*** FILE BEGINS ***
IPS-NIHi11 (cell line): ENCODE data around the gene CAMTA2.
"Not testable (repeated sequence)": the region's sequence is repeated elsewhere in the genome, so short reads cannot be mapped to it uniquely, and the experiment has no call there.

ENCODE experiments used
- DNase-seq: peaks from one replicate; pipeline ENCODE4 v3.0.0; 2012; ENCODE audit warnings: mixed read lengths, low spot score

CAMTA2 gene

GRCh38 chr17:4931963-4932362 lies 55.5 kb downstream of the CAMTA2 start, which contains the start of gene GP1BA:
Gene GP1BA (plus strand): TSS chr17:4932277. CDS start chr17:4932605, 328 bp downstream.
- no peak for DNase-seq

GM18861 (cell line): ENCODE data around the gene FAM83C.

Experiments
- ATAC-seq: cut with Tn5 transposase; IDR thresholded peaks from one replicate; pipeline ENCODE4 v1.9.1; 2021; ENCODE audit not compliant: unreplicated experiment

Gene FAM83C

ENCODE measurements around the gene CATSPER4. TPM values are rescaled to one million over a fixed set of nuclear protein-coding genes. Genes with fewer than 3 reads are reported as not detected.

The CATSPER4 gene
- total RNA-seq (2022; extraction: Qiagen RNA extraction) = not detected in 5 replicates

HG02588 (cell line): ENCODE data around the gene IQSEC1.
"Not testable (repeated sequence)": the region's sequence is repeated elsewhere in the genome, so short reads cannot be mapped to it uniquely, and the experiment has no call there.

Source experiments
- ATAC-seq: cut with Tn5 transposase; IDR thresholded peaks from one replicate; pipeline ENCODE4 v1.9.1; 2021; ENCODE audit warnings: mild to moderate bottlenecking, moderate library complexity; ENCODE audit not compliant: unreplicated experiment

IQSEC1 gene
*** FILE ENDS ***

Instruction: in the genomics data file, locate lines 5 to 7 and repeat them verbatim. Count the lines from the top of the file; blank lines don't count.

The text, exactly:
CAMTA2 gene

GRCh38 chr17:4931963-4932362 lies 55.5 kb downstream of the CAMTA2 start, which contains the start of gene GP1BA:
Gene GP1BA (plus strand): TSS chr17:4932277. CDS start chr17:4932605, 328 bp downstream.